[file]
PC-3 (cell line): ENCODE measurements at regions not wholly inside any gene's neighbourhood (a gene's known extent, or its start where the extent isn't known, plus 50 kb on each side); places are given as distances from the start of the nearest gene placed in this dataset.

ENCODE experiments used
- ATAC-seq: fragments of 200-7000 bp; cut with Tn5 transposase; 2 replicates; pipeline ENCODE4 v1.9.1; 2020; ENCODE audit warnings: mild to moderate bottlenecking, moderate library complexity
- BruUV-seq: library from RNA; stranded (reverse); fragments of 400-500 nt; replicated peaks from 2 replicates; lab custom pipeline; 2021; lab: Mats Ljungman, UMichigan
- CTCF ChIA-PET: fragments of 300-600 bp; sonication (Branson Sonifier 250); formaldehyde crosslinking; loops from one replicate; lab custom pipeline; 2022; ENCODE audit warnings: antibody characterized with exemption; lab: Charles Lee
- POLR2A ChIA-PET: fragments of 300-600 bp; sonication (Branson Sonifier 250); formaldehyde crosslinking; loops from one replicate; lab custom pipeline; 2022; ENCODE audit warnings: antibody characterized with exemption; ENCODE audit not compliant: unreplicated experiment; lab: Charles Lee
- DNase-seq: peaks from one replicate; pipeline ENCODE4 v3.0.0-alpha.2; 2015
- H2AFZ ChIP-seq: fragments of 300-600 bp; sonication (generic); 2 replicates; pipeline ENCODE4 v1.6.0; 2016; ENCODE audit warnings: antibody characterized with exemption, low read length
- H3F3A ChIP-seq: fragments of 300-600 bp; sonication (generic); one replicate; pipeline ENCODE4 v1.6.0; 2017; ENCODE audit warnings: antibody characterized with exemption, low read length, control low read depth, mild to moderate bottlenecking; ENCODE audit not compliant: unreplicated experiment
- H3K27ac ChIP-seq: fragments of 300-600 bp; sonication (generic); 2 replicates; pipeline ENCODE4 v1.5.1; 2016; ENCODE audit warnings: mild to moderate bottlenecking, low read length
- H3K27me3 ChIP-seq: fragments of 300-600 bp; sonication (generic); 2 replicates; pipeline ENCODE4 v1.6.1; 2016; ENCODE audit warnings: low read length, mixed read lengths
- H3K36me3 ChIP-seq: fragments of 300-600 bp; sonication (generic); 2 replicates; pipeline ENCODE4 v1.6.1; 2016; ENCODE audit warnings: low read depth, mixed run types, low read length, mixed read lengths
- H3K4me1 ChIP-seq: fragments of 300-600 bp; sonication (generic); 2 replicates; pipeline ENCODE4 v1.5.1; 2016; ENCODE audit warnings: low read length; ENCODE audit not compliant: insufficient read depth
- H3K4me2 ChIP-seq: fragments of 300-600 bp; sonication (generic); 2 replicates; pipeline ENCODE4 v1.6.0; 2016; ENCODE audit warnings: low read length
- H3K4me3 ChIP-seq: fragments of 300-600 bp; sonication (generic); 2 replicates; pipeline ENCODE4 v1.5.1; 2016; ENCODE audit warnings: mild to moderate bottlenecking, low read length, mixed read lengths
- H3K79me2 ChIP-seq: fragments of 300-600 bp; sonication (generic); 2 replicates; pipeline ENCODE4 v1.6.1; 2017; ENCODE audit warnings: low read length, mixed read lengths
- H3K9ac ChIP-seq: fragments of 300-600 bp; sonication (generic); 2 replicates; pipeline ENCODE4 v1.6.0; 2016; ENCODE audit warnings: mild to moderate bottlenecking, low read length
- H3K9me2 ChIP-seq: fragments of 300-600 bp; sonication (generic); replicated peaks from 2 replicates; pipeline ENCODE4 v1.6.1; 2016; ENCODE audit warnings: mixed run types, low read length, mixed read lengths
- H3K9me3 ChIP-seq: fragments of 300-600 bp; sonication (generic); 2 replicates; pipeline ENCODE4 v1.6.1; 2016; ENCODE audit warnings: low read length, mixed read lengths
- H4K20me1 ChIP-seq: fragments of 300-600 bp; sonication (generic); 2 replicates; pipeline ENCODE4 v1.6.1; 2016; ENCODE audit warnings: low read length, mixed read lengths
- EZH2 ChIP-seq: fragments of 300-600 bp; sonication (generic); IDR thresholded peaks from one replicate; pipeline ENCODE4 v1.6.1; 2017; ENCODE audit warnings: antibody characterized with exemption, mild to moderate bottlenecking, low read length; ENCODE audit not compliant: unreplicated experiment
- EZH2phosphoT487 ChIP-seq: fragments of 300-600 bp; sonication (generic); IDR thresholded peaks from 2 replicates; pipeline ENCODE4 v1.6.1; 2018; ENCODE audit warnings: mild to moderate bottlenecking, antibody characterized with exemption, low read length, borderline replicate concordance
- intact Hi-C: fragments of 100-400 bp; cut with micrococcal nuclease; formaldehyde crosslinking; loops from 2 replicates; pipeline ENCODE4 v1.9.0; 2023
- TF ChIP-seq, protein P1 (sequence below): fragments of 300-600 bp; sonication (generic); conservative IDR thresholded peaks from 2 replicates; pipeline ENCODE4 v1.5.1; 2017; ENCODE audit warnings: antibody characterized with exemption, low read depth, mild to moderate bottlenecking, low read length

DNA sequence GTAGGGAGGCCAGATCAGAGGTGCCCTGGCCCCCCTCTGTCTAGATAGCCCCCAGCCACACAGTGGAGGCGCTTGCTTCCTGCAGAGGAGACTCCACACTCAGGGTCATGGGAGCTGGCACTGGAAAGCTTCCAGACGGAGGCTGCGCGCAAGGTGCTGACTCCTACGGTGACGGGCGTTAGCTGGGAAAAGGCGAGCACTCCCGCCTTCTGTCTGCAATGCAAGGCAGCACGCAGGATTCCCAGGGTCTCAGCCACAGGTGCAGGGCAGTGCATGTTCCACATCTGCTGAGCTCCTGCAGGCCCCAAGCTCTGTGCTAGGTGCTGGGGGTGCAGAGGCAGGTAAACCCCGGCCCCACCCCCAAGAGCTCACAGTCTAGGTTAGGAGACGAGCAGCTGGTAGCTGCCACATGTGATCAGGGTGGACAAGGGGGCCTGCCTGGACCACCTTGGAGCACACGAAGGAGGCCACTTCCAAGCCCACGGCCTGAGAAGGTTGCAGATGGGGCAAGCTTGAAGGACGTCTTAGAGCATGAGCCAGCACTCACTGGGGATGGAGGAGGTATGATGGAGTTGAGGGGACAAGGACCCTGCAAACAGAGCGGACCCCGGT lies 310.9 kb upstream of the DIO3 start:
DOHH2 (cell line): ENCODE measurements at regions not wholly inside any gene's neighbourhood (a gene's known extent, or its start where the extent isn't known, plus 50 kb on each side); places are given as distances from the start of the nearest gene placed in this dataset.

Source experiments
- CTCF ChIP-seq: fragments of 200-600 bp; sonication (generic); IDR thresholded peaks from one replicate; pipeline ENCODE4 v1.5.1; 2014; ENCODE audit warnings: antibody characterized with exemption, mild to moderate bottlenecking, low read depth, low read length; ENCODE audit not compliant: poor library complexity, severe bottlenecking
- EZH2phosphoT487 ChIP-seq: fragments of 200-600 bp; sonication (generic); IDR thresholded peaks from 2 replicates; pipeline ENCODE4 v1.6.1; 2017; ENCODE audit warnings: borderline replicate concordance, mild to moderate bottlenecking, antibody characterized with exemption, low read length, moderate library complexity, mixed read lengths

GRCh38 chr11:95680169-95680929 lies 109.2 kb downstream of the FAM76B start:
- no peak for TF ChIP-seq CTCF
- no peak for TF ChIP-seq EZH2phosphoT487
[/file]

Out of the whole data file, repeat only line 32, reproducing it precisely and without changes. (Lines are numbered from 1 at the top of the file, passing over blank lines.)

- no peak for TF ChIP-seq EZH2phosphoT487